Noppadon Pattama

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Noppadon Pattama (born April 23, 1961), Thai politician, became Foreign Minister of Thailand on 6 February 2008, in the Cabinet of Prime Minister Samak Sundaravej. He is a member of Samak's People's Power Party. He is a former legal adviser to Thaksin Shinawatra, who was deposed as Prime Minister by the September 2006 military coup.

Noppadon was born in Nakhon Ratchasima and educated at Thammasat University, Bangkok, where he graduated top of his class in law in 1982 and won a Fulbright scholarship to study in the United States. After receiving a prestigious Ananda Mahidol Scholarship, however, he chose instead to study at the University of London (LLM 1990) and the University of Oxford (MA 1992). He was President of Thai Students’ Association in Britain 1988-1989. While in Britain he met Chuan Leekpai, leader of the Democrat Party, who became his political patron.

Returning to Thailand, Noppadon practised law in Bangkok and became Chuan's secretary during his period as Leader of the Opposition in 1995-97. He was elected as a Democrat Party Member of Parliament in 1996. He was a member of the Parliament of Thailand's Standing Committee on Foreign Affairs from 1996, and when Chuan became Prime Minister in 1997 he became an influential figure. He was Parliamentary Secretary to Foreign Minister Surin Pitsuwan in 1999-2001.[1]

Chuan's government was defeated at the 2001 election, and Noppadon was not re-elected to Parliament and returned to his law practice. In May 2006 he defected to Thaksin's Thai Rak Thai party, and was briefly Vice Minister of Natural Resources and Environment in Thaksin's government before it was deposed in the September coup. His defection was engineered by Thaksin's Natural Resources and Environment minister, Yongyuth Tiyapairat, also a former Democrat MP.[2] He maintains he defected for "ideological reasons" and not for personal gain.

In November 2006 Thaksin, who was in exile following the coup, appointed Noppadon as his legal adviser, in matters relating both to his status in Thailand and his business affairs in Britain and elsewhere. In this capacity he defended Thaksin against the National Counter Curruption Commission (NCCC), which had alleged that Thaksin's purchase of the Manchester City Football Club showed that he was concealing assets allegedly gained through corruption while in office. He challenged the NCCC to examine Thaksin's asset statements, arguing that the purchase of the club was not financed by hidden wealth. He argued that Thaksin financed the purchase with "honest earnings" and that Thaksin was "not obliged" to declare funds held by his adult children, relatives and close associates.[3]

In 2007 Noppadon became a member of Samak's new People's Power Party, which is generally regarded as the successor to Thai Rak Thai. As an adviser to Thaksin, he acted as a link between Thaksin in exile and the People's Power leadership in Thailand. Soon after taking office, he expressed his view that Thaksin's diplomatic passport, revoked after the coup, should be restored.[4] He also expressed the view that Thaksin would return to Thailand, where he faces corruption charges, "before May."[5]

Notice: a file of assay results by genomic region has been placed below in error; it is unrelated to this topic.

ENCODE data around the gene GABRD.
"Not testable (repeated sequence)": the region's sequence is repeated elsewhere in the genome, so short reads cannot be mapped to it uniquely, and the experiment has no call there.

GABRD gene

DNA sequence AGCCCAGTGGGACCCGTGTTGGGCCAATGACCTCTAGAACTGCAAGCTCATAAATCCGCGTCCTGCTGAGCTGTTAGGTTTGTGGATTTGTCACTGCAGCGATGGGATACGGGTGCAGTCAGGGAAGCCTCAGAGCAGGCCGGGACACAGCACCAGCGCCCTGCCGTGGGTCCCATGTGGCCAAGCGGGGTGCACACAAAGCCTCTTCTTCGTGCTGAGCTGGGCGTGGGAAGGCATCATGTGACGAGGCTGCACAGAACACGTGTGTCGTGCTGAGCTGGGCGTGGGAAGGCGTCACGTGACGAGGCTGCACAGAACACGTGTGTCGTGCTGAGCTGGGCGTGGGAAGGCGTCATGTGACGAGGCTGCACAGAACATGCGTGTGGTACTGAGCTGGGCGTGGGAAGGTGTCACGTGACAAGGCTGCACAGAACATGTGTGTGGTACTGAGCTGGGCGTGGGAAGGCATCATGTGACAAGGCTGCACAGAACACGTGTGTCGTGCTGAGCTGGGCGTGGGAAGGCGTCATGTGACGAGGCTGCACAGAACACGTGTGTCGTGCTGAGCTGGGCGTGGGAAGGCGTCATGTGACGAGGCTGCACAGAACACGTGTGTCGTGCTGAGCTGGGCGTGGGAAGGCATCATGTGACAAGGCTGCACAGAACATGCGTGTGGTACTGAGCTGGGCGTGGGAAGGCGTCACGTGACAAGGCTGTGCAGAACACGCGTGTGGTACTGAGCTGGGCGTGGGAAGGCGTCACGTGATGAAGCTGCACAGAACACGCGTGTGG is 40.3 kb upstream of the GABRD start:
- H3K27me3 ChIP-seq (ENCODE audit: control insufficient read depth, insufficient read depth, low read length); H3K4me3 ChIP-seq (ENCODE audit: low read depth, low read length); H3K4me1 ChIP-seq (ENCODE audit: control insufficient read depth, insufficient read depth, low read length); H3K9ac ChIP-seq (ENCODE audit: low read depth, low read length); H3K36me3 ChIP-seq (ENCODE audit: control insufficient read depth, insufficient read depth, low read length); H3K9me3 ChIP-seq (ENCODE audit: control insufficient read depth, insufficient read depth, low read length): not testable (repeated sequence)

Samak Sundaravej's 5-month-old government was in great trouble on July 10, 2008 after Noppadon Pattama, as 3rd top official in the ruling People Power Party (PPP) resigned, effective Monday. Its deputy leader Yongyut Tiyapairat, was banned from politics for 5 years, after the Supreme Court affirmed vote buying charges against him. Then, Chiya Sasomsub was removed from office by another top court, for illegally concealing his wife's assets. The Constitutional Court ruled on July 8 that Noppadon and the entire cabinet violated the charter by failing to ask parliamentary approval for a Cambodia deal. Noppadon signed the agreement on June, to support Cambodia's bid to seek World Heritage status for the 900-year-old Preah Vihear temple.[6] The Opposition filed a petition with deputy Senate Speaker Nikom Wairatpanit to impeach Noppadon Pattama over Preah Vihear Temple issue. Sathit Wongnongtoei submitted 141 signatures of MPs. Noppadon was accused of violating Article 190 and 270 of the Constitution. The Opposition filed the motion before Noppadon stepped down.[7]

References[edit]

  1. ^ "Defending Thaksin is a 'once-in-a-lifetime' job". The Nation (Bangkok). November 20, 2006. Archived from the original on June 25, 2007. Retrieved February 24, 2008. 
  2. ^ "Who's who in Samak's cabinet". The Nation (Bangkok). February 11, 2008. Archived from the original on February 23, 2008. Retrieved February 24, 2008. 
  3. ^ "Noppadol challenges NCCC to review Thaksin's asset statements". The Nation (Bangkok). July 3, 2007. Archived from the original on November 20, 2014. Retrieved February 24, 2008. 
  4. ^ Thaksin should have his diplomatic passport back - Noppadon
  5. ^ Thaksin to return to Thailand before May: foreign minister
  6. ^ "Thai government in disarray as foreign minister resigns". Bangkok: Google News. AFP. July 10, 2008. Archived from the original on August 4, 2008. Retrieved July 10, 2008. 
  7. ^ "Noppadon impeached by the Opposition". The Nation. AFP. August 22, 2008. Archived from the original on December 8, 2008. Retrieved July 10, 2008.